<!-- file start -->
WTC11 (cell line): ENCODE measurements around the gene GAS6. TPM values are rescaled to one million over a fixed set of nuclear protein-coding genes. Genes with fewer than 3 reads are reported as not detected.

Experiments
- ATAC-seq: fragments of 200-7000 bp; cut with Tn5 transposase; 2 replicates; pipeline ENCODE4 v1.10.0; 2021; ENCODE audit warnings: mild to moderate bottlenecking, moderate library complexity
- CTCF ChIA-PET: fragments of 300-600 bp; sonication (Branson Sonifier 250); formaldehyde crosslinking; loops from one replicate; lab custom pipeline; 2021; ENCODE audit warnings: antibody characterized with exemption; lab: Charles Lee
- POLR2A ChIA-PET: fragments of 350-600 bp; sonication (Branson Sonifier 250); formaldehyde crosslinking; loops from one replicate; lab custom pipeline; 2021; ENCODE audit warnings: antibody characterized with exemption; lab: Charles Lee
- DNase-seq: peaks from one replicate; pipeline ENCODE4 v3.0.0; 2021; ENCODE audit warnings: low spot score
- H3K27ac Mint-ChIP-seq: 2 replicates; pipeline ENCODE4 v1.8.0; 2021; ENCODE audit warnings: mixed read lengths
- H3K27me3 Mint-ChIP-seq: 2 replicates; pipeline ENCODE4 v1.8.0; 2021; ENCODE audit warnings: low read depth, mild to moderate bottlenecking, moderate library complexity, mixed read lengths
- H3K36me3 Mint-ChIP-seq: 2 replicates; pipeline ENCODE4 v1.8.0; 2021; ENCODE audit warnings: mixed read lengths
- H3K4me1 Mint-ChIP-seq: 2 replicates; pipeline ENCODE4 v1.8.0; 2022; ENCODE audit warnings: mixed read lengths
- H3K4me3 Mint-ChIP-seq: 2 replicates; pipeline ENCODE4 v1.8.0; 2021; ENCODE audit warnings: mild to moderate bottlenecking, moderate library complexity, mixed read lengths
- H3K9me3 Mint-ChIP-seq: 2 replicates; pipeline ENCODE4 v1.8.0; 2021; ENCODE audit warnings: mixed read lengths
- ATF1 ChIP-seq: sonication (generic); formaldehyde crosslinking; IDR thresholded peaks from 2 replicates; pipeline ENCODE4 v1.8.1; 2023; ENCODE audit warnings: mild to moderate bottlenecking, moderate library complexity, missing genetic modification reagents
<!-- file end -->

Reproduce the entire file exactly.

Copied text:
WTC11 (cell line): ENCODE measurements around the gene GAS6. TPM values are rescaled to one million over a fixed set of nuclear protein-coding genes. Genes with fewer than 3 reads are reported as not detected.

Experiments
- ATAC-seq: fragments of 200-7000 bp; cut with Tn5 transposase; 2 replicates; pipeline ENCODE4 v1.10.0; 2021; ENCODE audit warnings: mild to moderate bottlenecking, moderate library complexity
- CTCF ChIA-PET: fragments of 300-600 bp; sonication (Branson Sonifier 250); formaldehyde crosslinking; loops from one replicate; lab custom pipeline; 2021; ENCODE audit warnings: antibody characterized with exemption; lab: Charles Lee
- POLR2A ChIA-PET: fragments of 350-600 bp; sonication (Branson Sonifier 250); formaldehyde crosslinking; loops from one replicate; lab custom pipeline; 2021; ENCODE audit warnings: antibody characterized with exemption; lab: Charles Lee
- DNase-seq: peaks from one replicate; pipeline ENCODE4 v3.0.0; 2021; ENCODE audit warnings: low spot score
- H3K27ac Mint-ChIP-seq: 2 replicates; pipeline ENCODE4 v1.8.0; 2021; ENCODE audit warnings: mixed read lengths
- H3K27me3 Mint-ChIP-seq: 2 replicates; pipeline ENCODE4 v1.8.0; 2021; ENCODE audit warnings: low read depth, mild to moderate bottlenecking, moderate library complexity, mixed read lengths
- H3K36me3 Mint-ChIP-seq: 2 replicates; pipeline ENCODE4 v1.8.0; 2021; ENCODE audit warnings: mixed read lengths
- H3K4me1 Mint-ChIP-seq: 2 replicates; pipeline ENCODE4 v1.8.0; 2022; ENCODE audit warnings: mixed read lengths
- H3K4me3 Mint-ChIP-seq: 2 replicates; pipeline ENCODE4 v1.8.0; 2021; ENCODE audit warnings: mild to moderate bottlenecking, moderate library complexity, mixed read lengths
- H3K9me3 Mint-ChIP-seq: 2 replicates; pipeline ENCODE4 v1.8.0; 2021; ENCODE audit warnings: mixed read lengths
- ATF1 ChIP-seq: sonication (generic); formaldehyde crosslinking; IDR thresholded peaks from 2 replicates; pipeline ENCODE4 v1.8.1; 2023; ENCODE audit warnings: mild to moderate bottlenecking, moderate library complexity, missing genetic modification reagents